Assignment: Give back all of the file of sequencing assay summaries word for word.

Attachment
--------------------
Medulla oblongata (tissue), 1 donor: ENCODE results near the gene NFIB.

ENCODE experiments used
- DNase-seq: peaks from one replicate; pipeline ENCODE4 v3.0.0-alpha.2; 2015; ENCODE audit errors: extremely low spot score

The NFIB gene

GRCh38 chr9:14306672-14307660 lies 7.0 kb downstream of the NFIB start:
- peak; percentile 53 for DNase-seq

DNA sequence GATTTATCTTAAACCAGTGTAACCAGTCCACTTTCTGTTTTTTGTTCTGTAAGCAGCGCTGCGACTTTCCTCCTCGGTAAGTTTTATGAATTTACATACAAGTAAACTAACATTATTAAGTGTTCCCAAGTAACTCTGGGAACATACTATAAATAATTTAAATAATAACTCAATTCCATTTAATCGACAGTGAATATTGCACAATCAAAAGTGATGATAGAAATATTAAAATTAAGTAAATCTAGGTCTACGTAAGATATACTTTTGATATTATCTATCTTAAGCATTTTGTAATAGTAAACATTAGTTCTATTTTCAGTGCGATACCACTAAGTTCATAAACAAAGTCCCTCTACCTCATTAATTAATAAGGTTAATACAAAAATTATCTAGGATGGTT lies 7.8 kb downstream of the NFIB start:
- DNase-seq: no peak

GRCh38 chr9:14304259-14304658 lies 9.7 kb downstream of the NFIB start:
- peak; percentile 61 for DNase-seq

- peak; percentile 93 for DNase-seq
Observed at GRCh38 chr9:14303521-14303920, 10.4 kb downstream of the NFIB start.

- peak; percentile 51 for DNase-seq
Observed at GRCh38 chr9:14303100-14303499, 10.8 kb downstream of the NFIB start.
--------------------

Medulla oblongata (tissue), 1 donor: ENCODE results near the gene NFIB.

ENCODE experiments used
- DNase-seq: peaks from one replicate; pipeline ENCODE4 v3.0.0-alpha.2; 2015; ENCODE audit errors: extremely low spot score

The NFIB gene

GRCh38 chr9:14306672-14307660 lies 7.0 kb downstream of the NFIB start:
- peak; percentile 53 for DNase-seq

DNA sequence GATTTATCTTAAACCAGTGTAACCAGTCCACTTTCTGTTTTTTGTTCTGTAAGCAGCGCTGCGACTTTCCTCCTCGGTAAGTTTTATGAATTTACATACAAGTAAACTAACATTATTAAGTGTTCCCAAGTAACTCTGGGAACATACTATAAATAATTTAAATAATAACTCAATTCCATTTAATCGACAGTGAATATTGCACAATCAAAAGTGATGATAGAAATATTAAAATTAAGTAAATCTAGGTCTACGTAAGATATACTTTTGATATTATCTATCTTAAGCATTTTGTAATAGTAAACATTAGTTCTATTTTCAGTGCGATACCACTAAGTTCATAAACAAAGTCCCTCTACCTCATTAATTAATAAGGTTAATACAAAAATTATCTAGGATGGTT lies 7.8 kb downstream of the NFIB start:
- DNase-seq: no peak

GRCh38 chr9:14304259-14304658 lies 9.7 kb downstream of the NFIB start:
- peak; percentile 61 for DNase-seq

- peak; percentile 93 for DNase-seq
Observed at GRCh38 chr9:14303521-14303920, 10.4 kb downstream of the NFIB start.

- peak; percentile 51 for DNase-seq
Observed at GRCh38 chr9:14303100-14303499, 10.8 kb downstream of the NFIB start.